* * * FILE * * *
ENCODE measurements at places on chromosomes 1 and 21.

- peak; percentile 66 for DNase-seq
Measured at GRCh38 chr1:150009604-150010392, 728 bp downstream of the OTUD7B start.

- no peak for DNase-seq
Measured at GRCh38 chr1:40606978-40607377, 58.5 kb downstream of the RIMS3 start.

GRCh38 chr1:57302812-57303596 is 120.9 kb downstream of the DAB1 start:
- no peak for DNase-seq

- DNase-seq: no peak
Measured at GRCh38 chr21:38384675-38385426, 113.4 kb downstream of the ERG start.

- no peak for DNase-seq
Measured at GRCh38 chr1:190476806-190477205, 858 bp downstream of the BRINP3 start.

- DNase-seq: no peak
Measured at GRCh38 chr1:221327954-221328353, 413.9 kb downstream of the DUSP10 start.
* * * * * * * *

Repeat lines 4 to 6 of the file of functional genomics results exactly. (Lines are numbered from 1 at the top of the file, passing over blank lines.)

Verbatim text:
- no peak for DNase-seq
Measured at GRCh38 chr1:40606978-40607377, 58.5 kb downstream of the RIMS3 start.

GRCh38 chr1:57302812-57303596 is 120.9 kb downstream of the DAB1 start: